The challenge in critiquing a movie two weeks after the first reviews became public is to not simply ape all the reviews that came before, but to also resist the urge to purposely challenge the consensus that has emerged.
So to combat that, we’re going to skip reviewing a premise and a plot that Newsarama readers already well know, but also hopefully dive deeper than most, more mainstream reviews might. Yes, Captain America: Civil War is a really good film and worthy of the time of any Marvel, superhero and/or just effective action-adventure film fans. Feel free to jump off now if that’s all you’re looking to know.
Still with us?
Okay then, Civil War is also not the best of the Marvel Cinematic Universe installments – which is praising it with faint damnation if there ever was such a thing.
The third act of Marvel’s The Avengers remains the individual high note of franchise. Civil War’s now famous-even-if-you-haven’t-seen-it-yet airport superhero showdown tries to top the playfulness and organic joy of the first full-on Avengers gathering (of which Thor and Hulk – the absent here – played such a big role), but maybe indulges in a a little excess fanboyism. Its signature moment (which we won’t spoil here) could probably have worked better over a few limited minutes, instead of the extended period it plays out over.
Overall, Civil War’s predecessor The Winter Soldier by of course the same directors and writers – Joe and Anthony Russo, and Steve McFeely and Chris Markus, respectively – remains the series high note by a length. What works slightly against Civil War in comparison is the constant globetrotting that also worked somewhat against last year’s Age of Ultron.
Winter Soldier’s intimate, near claustrophobic Washington D.C. setting (with brief sojourns to the Indian Ocean and New Jersey) helped heighten and focus the conspiracy-heavy paranoia of its plot. Civil War is similarly driven by the secret machinations of a behind-the-scenes manipulator, but that sense of events closing in around the Avengers is compromised somewhat by the larger scale and constant jumping from exotic location to exotic location. Civil War is the friend you really genuinely like but just won't sit still for a second.
If the Quinjet has a frequent flier program, maybe the fourth film in the series should be “Captain America: The Free Bermuda Vacation.”
Civil War also suffers just a little bit from a third act that knowledgeable MCU fans will likely figure out based on the events of previous films in the series (and in fact, we did, but don’t click if you don’t want to be spoiled). While more casual moviegoers might not see the plot point the climactic scene relies on coming (I recall a fellow attendee of a Winter Soldier screening gasping in surprise at the Bucky reveal), it’ll be harder to keep hardcore fans from putting the pieces together earlier in the film.
What does work is the Russos and their screenwriters not only managed to recapture the effective juxtaposition of colorful comic book superheroes and earnest thriller storytelling without taking itself too seriously, they’ve actually improved upon the unique tone they established in Winter Solider.
Cap, Iron Man and their fellow Avengers talk and think more than ever before, further establishing a world that isn’t that far removed from the grounded Bond or Bourne franchises. And that’s a good thing. The action set pieces compliment the storyline, and not the other way around, although the airport scene can’t hide its fabricated necessity.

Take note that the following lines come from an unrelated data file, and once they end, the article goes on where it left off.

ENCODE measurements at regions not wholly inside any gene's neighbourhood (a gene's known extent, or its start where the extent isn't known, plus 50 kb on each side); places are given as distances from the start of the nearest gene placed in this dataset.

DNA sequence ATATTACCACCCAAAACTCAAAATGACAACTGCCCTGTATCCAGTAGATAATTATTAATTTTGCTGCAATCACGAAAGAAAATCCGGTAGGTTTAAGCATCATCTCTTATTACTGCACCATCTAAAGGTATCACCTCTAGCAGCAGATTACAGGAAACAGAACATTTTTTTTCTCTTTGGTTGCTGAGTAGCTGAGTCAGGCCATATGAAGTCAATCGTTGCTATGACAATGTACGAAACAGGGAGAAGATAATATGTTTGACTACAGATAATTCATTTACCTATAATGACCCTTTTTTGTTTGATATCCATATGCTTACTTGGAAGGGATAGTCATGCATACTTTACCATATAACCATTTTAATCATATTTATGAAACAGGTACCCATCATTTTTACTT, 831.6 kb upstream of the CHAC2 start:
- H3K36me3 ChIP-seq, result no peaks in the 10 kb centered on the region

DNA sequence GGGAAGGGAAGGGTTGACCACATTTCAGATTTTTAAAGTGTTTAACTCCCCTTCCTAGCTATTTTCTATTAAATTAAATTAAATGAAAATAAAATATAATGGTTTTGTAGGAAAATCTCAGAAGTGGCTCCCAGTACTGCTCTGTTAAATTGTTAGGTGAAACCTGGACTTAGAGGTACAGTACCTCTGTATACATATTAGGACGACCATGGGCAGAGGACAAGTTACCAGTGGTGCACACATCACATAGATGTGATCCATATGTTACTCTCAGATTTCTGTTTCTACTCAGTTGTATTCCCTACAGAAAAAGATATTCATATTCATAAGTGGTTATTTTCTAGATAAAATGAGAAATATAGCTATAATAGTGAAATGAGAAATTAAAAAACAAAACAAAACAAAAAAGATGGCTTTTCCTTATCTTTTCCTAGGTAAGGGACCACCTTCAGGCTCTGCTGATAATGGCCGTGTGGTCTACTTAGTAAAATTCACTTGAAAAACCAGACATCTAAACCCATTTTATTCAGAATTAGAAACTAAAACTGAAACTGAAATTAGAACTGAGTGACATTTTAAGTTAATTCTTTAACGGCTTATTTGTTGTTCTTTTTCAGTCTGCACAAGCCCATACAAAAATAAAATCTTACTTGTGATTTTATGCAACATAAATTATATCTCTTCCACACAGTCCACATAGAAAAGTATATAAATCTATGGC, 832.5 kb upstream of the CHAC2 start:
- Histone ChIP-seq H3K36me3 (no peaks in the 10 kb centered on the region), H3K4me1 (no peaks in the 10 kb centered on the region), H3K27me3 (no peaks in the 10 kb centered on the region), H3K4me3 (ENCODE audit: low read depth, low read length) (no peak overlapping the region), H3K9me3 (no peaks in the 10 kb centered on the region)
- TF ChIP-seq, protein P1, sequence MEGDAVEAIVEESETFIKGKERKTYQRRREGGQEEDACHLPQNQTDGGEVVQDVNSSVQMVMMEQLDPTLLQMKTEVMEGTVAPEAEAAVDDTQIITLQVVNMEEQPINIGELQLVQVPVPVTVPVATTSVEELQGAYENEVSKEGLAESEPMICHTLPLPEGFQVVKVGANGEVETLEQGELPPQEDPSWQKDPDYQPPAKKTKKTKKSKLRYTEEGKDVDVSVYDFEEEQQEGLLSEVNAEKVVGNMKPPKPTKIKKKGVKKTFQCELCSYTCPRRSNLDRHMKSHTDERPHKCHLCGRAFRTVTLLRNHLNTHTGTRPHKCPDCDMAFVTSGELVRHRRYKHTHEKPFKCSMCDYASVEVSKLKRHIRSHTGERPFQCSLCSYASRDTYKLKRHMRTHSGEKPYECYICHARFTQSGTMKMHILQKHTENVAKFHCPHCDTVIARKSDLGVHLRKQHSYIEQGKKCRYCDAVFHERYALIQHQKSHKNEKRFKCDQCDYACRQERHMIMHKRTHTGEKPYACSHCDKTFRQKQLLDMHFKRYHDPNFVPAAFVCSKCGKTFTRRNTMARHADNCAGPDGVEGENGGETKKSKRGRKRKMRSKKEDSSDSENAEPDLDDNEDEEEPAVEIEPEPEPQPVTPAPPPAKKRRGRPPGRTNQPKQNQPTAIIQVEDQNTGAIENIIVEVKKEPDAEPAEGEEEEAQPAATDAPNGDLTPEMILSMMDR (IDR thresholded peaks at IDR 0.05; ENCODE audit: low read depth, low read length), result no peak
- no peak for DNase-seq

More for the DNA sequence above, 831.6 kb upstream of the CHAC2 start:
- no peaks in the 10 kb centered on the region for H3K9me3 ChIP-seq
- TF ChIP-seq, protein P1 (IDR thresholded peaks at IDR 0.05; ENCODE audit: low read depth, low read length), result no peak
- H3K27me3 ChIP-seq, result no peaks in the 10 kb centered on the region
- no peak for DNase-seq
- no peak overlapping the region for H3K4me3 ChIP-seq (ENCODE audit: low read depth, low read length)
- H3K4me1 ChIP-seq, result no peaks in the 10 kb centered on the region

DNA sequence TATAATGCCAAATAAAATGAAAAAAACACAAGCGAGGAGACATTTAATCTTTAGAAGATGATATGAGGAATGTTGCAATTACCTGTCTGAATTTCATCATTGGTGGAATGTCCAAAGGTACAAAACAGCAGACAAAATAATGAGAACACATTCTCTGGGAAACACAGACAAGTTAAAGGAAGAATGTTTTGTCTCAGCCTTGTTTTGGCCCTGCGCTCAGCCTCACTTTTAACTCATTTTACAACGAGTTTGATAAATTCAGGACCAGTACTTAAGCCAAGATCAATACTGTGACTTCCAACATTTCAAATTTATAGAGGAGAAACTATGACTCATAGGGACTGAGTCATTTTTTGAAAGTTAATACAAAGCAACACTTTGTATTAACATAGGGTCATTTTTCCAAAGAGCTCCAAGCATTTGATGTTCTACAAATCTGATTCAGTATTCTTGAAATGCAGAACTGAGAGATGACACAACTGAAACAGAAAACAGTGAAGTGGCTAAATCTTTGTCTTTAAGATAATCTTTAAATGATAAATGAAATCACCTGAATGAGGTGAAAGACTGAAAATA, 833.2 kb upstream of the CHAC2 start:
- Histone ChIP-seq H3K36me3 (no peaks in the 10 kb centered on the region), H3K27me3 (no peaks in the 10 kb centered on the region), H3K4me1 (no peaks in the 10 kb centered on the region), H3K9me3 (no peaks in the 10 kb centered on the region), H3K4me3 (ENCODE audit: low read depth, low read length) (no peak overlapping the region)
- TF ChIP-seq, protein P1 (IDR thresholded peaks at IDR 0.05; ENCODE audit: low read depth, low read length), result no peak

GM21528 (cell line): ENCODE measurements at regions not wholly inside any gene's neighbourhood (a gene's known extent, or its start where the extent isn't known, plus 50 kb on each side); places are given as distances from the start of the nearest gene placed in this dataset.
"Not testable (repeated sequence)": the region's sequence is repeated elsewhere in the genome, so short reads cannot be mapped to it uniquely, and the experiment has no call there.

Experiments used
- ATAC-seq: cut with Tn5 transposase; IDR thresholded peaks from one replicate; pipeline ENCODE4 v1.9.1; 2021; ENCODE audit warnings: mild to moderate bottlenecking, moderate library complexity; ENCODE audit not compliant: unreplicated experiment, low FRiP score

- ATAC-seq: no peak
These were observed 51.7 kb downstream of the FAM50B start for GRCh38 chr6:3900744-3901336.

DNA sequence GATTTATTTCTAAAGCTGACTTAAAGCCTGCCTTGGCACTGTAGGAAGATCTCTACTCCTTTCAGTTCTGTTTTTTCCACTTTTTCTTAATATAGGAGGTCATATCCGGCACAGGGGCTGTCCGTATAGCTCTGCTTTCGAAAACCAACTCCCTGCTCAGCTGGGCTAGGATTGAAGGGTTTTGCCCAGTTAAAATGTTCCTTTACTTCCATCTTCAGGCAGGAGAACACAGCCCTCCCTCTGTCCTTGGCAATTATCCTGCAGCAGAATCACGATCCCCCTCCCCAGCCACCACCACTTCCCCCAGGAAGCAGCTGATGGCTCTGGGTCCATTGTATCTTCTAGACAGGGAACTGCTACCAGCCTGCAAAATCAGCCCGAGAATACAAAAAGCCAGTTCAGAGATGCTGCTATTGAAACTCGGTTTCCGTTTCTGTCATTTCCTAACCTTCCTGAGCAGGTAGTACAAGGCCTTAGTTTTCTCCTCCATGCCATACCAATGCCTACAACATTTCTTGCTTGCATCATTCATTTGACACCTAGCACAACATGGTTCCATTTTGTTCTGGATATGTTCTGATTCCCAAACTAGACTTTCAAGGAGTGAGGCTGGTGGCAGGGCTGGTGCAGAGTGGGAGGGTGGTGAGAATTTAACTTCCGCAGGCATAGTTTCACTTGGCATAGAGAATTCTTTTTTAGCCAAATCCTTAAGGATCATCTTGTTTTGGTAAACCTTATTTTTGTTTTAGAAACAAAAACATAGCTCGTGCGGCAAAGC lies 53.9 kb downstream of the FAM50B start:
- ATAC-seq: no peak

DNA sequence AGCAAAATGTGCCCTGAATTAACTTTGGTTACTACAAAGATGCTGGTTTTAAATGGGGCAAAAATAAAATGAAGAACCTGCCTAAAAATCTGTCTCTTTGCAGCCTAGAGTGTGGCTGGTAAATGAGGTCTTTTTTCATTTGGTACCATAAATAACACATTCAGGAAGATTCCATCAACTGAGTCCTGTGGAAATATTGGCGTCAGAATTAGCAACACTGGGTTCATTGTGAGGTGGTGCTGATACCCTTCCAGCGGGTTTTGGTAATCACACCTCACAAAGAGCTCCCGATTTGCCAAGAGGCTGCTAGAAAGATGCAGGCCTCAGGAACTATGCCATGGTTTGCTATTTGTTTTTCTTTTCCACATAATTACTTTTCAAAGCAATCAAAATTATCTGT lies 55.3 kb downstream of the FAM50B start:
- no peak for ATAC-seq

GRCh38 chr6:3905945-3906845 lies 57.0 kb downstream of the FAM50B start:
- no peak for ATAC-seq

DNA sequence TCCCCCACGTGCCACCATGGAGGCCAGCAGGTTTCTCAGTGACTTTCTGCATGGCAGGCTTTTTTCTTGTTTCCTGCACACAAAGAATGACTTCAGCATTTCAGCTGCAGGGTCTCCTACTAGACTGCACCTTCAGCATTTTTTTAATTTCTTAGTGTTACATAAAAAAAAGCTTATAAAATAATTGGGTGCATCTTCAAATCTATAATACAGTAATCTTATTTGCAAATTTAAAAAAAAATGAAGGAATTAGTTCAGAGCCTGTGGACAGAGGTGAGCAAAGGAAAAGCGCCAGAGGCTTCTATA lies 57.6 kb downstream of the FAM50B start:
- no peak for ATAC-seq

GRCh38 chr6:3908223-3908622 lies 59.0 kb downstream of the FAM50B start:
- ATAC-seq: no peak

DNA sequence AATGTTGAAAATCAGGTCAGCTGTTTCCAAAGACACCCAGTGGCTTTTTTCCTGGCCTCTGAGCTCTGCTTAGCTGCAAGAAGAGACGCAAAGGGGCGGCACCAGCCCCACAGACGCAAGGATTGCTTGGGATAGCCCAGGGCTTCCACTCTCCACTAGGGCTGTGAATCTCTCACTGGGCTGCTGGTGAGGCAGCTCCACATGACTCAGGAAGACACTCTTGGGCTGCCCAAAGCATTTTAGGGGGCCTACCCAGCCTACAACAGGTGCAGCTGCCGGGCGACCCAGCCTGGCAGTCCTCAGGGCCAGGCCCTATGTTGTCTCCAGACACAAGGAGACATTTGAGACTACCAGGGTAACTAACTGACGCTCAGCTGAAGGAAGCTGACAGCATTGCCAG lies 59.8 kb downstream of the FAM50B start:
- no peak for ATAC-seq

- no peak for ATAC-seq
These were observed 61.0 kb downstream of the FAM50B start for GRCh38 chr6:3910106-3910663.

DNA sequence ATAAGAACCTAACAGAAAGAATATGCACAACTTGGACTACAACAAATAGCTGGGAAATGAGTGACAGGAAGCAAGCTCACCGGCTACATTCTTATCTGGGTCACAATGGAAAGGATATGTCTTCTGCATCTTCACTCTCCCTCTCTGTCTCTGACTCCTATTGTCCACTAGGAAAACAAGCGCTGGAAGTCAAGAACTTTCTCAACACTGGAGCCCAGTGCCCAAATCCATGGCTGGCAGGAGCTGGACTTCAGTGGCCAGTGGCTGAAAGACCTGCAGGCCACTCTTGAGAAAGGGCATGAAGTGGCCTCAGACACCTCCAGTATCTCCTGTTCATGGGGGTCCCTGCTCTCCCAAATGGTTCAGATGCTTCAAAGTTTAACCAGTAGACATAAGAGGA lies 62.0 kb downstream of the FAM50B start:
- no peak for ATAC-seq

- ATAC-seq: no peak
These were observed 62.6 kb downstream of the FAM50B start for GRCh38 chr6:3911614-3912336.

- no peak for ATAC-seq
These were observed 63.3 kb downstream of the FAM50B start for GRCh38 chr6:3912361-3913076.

As far as the new players go, Paul Rudd’s Ant-Man gets trapped in comic relief mode more than necessary, making his role feel ... well ... small. He might not have a single line that isn’t a punchline and even his big contribution to the showcase fight scene is played a tad too much for laughs.
Tom Holland’s Spider-Man is off to a promising start. As Newsarama has detailed before, Marvel seems to be taking its cue from its own animated Spider-Man and positioning his role in the MCU to be more about quippy, hyperactive joy and less about hard-luck angst. Spider-Man is Iron Man without the ego or baggage. It was both an astute and necessary reaction to what in retrospect was Sony’s ill-conceived decision to tell the story of Gwen Stacy’s death in their last Amazing Spider-Man outing.
But it is Chadwick Boseman’s debut as Black Panther that is maybe the very best thing Civil War has going for it. Every time he exits the frame you cannot wait for him to come back. Despite just a supporting role, T’Challa may have instantly debuted as the MCU’s most fully realized character and is maybe already on the receiving end of the MCU’s most fully realized story arc.
Boseman is at one time magnetic, noble, sympathetic, dangerous and new, and the nearly two years wait until his 2018 solo film brimming with potential will be a challenge for fans. Chalk Black Panther up on top of our most-anticipated MCU film list.
Even if Civil War doesn’t quite match the joy of discovery that was the last 30 minutes of The Avengers or Winter Soldier’s tonal shift, its utility in moving the MCU forward works at a demonstratively better level than the slighly awkward Age of Ultron and acts as a promise of a very intriguing future. How the Winter Soldier/Civil War creative team is going to marry the more grounded flavor of their films with the more cosmic/comic book event-ish necessities of the Infinity War movies will be, if nothing else, a grand and fascinating Marvel Studios experiment.